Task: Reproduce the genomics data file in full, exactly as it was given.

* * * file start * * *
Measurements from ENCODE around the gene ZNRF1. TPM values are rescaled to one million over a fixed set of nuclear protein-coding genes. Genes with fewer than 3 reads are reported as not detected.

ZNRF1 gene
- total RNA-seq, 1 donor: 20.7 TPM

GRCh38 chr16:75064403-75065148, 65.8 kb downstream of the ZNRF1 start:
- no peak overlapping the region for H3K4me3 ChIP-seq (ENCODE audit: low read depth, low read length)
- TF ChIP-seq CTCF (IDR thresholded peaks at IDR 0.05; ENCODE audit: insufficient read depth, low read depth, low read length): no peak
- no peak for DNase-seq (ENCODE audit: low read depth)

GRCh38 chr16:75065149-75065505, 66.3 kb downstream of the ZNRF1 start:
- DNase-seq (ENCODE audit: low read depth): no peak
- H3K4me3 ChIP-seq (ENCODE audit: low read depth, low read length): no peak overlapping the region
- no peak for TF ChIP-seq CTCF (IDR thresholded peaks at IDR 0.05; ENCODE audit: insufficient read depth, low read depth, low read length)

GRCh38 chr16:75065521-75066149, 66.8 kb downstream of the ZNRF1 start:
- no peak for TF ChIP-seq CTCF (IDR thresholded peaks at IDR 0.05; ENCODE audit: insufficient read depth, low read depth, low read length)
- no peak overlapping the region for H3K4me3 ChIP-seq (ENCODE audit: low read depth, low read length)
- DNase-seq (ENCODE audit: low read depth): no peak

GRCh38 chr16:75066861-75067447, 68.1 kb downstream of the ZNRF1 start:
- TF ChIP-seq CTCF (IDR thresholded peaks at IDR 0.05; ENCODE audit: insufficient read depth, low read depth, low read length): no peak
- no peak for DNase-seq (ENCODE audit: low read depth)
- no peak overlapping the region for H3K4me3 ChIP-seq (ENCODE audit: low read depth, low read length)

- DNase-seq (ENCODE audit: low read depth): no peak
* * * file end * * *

Measurements from ENCODE around the gene ZNRF1. TPM values are rescaled to one million over a fixed set of nuclear protein-coding genes. Genes with fewer than 3 reads are reported as not detected.

ZNRF1 gene
- total RNA-seq, 1 donor: 20.7 TPM

GRCh38 chr16:75064403-75065148, 65.8 kb downstream of the ZNRF1 start:
- no peak overlapping the region for H3K4me3 ChIP-seq (ENCODE audit: low read depth, low read length)
- TF ChIP-seq CTCF (IDR thresholded peaks at IDR 0.05; ENCODE audit: insufficient read depth, low read depth, low read length): no peak
- no peak for DNase-seq (ENCODE audit: low read depth)

GRCh38 chr16:75065149-75065505, 66.3 kb downstream of the ZNRF1 start:
- DNase-seq (ENCODE audit: low read depth): no peak
- H3K4me3 ChIP-seq (ENCODE audit: low read depth, low read length): no peak overlapping the region
- no peak for TF ChIP-seq CTCF (IDR thresholded peaks at IDR 0.05; ENCODE audit: insufficient read depth, low read depth, low read length)

GRCh38 chr16:75065521-75066149, 66.8 kb downstream of the ZNRF1 start:
- no peak for TF ChIP-seq CTCF (IDR thresholded peaks at IDR 0.05; ENCODE audit: insufficient read depth, low read depth, low read length)
- no peak overlapping the region for H3K4me3 ChIP-seq (ENCODE audit: low read depth, low read length)
- DNase-seq (ENCODE audit: low read depth): no peak

GRCh38 chr16:75066861-75067447, 68.1 kb downstream of the ZNRF1 start:
- TF ChIP-seq CTCF (IDR thresholded peaks at IDR 0.05; ENCODE audit: insufficient read depth, low read depth, low read length): no peak
- no peak for DNase-seq (ENCODE audit: low read depth)
- no peak overlapping the region for H3K4me3 ChIP-seq (ENCODE audit: low read depth, low read length)

- DNase-seq (ENCODE audit: low read depth): no peak